Though the fisheries-related losses were low, the other losses were more significant. For instance, the destruction of cashew-nut plantations, which the fishers leased on an annual basis for a reasonable secondary source of income, robbed them of a rich source of livelihood.

The damages to fishing households were more severe. Dozens of families with young children were forced to shift to neighbouring houses. Many households lost cooking utensils, furniture and television sets, making day-to-day existence difficult. The supply of drinking water and electricity was affectedand has yet to be restored to pre-Hudhud levels.

Although the government and civil society organizations supplied rice, clothes and other essentials for a few weeks, their assistance was reportedly meagre and sporadic.

Yet, the cyclone-affected people managed remarkably well, mostly through a communal sharing of resources.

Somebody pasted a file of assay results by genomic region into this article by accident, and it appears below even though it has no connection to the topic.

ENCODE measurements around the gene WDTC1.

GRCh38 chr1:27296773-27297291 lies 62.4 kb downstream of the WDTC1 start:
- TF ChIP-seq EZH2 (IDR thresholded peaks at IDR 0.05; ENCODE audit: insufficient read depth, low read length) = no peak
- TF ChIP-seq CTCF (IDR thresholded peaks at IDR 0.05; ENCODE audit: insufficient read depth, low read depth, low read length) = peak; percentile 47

Cyclone Hudhud also revealed the shortcomings of the government’s disaster-response strategies. The interest in saving lives during the cyclone was not always matched by a similar zeal to ensure that those who were rescued had access to the basic necessities to survive. While Visakhapatnam city received great attention, the rural areas were neglected.

There were also complaints about the tardiness in payment of compensation money. Added to this lacuna was the lack of clarity and transparency in decision-making process, which often led to conflicts.

To be sure, there are lessons to be learned from Cyclone Hudhud. There is a clear need to develop green belts along the beachfront to mitigate the effects of future cyclones.